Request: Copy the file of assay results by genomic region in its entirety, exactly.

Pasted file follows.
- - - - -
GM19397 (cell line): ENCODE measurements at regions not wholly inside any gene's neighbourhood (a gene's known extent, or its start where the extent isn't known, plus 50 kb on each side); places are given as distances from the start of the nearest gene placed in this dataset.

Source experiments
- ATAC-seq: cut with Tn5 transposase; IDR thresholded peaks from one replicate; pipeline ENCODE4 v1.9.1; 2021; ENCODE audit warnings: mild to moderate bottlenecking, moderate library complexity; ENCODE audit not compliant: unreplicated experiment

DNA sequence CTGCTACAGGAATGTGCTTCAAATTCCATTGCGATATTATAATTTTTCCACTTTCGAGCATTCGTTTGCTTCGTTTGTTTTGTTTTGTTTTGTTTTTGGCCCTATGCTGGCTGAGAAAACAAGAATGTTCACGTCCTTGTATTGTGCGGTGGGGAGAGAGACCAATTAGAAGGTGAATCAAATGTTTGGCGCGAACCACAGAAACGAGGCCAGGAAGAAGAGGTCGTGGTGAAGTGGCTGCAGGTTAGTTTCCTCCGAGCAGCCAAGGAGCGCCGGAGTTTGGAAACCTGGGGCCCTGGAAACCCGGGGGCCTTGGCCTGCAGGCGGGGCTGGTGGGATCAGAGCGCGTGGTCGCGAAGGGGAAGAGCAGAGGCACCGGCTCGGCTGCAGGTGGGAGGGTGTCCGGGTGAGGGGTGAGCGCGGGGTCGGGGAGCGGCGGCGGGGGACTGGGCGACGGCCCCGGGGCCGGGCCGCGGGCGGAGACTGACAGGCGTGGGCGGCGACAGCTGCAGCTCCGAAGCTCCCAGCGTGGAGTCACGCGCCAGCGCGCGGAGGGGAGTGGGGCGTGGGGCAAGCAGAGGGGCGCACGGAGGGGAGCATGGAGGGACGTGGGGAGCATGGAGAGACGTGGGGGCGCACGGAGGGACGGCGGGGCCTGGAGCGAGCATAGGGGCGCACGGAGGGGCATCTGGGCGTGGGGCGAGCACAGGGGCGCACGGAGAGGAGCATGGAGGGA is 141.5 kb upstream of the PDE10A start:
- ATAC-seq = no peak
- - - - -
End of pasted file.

GM19397 (cell line): ENCODE measurements at regions not wholly inside any gene's neighbourhood (a gene's known extent, or its start where the extent isn't known, plus 50 kb on each side); places are given as distances from the start of the nearest gene placed in this dataset.

Source experiments
- ATAC-seq: cut with Tn5 transposase; IDR thresholded peaks from one replicate; pipeline ENCODE4 v1.9.1; 2021; ENCODE audit warnings: mild to moderate bottlenecking, moderate library complexity; ENCODE audit not compliant: unreplicated experiment

DNA sequence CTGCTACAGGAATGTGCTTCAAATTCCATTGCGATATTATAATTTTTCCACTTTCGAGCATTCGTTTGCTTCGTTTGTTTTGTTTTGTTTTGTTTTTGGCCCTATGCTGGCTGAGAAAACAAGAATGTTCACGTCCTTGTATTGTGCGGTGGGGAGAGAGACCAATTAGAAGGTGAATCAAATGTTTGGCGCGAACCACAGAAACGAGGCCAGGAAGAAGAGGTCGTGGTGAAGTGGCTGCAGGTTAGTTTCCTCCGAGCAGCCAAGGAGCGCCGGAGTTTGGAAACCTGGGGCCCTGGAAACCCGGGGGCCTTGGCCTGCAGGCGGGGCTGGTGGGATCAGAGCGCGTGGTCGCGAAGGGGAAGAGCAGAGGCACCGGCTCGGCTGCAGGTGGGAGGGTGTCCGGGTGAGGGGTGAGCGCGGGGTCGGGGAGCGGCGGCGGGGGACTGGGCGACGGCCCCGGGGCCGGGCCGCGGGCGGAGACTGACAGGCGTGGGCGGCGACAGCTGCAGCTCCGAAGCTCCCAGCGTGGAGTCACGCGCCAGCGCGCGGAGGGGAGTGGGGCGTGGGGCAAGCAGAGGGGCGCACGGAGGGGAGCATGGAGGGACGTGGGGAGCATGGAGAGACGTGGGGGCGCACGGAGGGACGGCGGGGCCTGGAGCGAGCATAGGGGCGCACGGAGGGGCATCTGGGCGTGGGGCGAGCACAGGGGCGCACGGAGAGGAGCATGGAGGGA is 141.5 kb upstream of the PDE10A start:
- ATAC-seq = no peak